Based on interactions with readers, I would say that the average reader at first was a white technical professional, aged 37 to 63, overwhelmingly male. Visitors came mostly from the U.S., U.K., Canada, and Australia, though there were readers from all over the world. At the beginning they tended be analytic types: computer programmers and engineers. That was understandable since most of the information we published then was analytical and dense with technical terms.
KC: I recall when I started working with you, the site was updated not always on a daily basis, but certainly on a weekly basis. And then that changed because the number of articles that were being written about peak oil and related issues just began to mushroom.
And also, you found that certain people were consistently writing pieces that were very much aligned with Energy Bulletin’s mission. And so, you started to have a regular group of writers. Maybe you could talk a little bit about who those people were and how you came to know about them.
BA: At the beginning we updated the site maybe a couple times a week. Then it got a lot more intense, exactly as you say. There are multiple reasons for that.
First of all, awareness of peak oil had edged into the mainstream. When we began, you could read every article on the web that mentioned peak oil. Now, of course, there are a million or so Google hits on “peak oil.”
Number two, something I felt strongly about, was that we needed to diversify our audience beyond the narrow demographic of middle-aged professionals. Because, if this is a real problem, we need everyone on board. We made an effort to bring in people from different countries, different ethnic groups, different professions. We encouraged women contributors.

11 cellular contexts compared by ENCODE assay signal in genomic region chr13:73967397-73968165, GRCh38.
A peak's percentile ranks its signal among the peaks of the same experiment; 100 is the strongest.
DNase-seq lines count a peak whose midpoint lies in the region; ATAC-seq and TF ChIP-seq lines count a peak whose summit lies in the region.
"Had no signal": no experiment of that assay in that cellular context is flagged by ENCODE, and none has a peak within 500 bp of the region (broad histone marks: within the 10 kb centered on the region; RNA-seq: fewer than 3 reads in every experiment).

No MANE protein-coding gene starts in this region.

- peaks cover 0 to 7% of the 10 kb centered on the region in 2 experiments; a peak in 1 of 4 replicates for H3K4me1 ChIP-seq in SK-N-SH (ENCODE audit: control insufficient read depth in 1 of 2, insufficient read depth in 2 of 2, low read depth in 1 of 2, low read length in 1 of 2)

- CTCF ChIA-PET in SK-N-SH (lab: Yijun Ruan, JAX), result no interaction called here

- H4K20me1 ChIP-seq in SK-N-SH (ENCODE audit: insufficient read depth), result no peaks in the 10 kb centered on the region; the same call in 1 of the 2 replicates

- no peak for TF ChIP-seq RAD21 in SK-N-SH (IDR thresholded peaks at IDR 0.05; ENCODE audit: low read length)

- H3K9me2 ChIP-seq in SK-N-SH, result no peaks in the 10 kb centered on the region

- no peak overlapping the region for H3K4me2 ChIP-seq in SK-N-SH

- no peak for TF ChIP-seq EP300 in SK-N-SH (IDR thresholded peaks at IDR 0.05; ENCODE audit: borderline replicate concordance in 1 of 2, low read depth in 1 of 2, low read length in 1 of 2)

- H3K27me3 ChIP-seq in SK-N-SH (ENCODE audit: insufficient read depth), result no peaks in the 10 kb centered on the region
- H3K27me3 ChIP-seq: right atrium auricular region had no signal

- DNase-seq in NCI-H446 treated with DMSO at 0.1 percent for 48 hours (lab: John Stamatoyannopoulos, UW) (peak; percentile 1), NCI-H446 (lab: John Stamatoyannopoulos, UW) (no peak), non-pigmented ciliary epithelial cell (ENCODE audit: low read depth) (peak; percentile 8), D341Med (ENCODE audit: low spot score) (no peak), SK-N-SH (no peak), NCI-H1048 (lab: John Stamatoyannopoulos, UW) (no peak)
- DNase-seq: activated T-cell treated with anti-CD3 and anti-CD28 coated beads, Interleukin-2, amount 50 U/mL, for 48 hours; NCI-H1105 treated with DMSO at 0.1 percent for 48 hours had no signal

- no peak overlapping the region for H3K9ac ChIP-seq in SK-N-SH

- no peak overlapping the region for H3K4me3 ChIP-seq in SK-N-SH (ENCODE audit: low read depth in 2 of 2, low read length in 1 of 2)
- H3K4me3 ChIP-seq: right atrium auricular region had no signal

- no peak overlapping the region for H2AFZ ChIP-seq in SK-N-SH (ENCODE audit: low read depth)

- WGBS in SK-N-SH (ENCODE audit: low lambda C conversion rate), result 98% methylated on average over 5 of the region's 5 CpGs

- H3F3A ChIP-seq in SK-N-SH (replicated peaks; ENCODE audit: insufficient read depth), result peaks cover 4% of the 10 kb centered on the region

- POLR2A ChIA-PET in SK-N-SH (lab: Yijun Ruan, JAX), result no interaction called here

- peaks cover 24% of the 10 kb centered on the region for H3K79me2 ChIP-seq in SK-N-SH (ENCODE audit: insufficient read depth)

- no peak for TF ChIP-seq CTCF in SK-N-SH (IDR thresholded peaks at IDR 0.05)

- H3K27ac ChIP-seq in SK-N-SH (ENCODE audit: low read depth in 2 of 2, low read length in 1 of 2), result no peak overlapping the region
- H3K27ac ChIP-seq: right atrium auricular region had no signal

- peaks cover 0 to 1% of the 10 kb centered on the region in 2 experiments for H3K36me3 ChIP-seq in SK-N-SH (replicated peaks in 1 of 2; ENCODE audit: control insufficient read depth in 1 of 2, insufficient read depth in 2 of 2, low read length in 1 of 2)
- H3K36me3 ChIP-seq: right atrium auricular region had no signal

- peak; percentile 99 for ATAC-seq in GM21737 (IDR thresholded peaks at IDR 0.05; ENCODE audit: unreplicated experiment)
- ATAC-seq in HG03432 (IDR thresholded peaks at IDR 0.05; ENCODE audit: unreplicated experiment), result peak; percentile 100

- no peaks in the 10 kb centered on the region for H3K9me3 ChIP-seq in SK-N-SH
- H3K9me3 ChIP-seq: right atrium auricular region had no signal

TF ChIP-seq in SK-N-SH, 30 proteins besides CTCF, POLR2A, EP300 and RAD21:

Third, early on, Adam received a message from a reader saying, “You’re just giving us doom and gloom. What are we supposed to do with it? It’s horrible. Give us something to do.” And so we made a commitment not just to focus on the problems, but also to show positive responses.
Fourth, the peak oil community came to realize that it’s not just about oil. We needed to look at all the different energy sources, energy as a whole.
Then we came to realize, it’s not just energy. Energy is tied up with so much else—agriculture and water supplies, for instance. In California much of our energy is used to deliver water—I don’t remember the figures, 5 or 10 percent, a huge amount. [The California Energy Commission estimates that the number is 19 percent when all “after the meter” uses of electricity related to water are included.]
We started as a site narrowly focused on peak oil, but as our understanding grew, the ramifications became overwhelming.
The last part of your question was about the individual writers. That aspect also evolved over time. Writers would find our site and ask, “Would you be interested in publishing this piece of mine?” We always had an open submission process, so that if you wanted to contribute, you could sign up and start submitting articles. This didn’t mean they’d be posted, but the possibility was always there.
We found some really good writers in that way. Our hope was to make the site more readable and interesting, and provide them a platform so they could get recognition.
We also reached out to writers whose work we admired. When we found good writers like you and John Michael Greer and Sharon Astyk, we would ask permission to repost their articles. In 95 percent of the cases we got an immediate yes, and a blanket permission: “Publish anything of mine that you like.”